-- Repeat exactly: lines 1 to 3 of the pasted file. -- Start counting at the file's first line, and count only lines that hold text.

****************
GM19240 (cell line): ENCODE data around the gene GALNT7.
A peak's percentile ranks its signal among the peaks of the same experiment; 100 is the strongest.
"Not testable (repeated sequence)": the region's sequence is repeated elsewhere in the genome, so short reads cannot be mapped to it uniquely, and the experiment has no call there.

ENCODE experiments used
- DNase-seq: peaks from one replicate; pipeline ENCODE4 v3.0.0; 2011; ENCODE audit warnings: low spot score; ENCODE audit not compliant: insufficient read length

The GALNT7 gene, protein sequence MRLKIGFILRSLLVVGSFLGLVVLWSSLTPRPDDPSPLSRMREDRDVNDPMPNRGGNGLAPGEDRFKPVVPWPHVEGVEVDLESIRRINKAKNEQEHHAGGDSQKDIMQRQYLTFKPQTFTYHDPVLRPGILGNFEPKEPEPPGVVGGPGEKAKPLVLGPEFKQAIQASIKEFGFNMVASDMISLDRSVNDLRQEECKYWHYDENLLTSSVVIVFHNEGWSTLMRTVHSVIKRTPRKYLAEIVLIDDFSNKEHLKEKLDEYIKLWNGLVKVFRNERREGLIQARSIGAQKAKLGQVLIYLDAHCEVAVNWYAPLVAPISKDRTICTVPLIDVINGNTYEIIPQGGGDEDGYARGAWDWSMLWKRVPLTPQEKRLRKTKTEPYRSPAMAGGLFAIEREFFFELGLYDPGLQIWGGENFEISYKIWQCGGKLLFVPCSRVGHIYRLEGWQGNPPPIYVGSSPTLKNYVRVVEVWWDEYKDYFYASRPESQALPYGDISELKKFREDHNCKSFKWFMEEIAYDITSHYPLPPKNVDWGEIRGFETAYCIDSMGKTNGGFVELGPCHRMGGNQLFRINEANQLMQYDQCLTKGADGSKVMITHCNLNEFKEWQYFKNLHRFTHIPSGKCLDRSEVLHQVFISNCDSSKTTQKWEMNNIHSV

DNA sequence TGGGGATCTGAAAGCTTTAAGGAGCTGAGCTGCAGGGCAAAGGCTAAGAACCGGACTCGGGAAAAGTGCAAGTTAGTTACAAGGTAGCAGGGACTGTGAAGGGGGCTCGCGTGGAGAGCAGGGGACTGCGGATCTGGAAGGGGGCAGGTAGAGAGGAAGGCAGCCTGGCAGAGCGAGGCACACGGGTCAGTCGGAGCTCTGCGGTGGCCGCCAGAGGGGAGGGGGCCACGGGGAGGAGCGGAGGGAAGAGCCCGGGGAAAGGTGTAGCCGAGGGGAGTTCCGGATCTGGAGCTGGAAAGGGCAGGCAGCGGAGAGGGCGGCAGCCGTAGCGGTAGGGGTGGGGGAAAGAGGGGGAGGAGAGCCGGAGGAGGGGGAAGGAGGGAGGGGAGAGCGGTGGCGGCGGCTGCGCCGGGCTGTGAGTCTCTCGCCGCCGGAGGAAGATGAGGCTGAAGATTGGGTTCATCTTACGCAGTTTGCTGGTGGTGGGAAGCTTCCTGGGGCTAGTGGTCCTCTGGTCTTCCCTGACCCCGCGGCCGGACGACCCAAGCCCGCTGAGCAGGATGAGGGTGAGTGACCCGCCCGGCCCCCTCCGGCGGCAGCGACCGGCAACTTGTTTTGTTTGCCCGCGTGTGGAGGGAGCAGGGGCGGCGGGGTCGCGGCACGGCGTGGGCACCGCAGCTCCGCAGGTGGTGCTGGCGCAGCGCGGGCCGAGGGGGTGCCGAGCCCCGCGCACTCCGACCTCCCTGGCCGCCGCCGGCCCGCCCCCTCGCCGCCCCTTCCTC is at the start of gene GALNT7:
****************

GM19240 (cell line): ENCODE data around the gene GALNT7.
A peak's percentile ranks its signal among the peaks of the same experiment; 100 is the strongest.
"Not testable (repeated sequence)": the region's sequence is repeated elsewhere in the genome, so short reads cannot be mapped to it uniquely, and the experiment has no call there.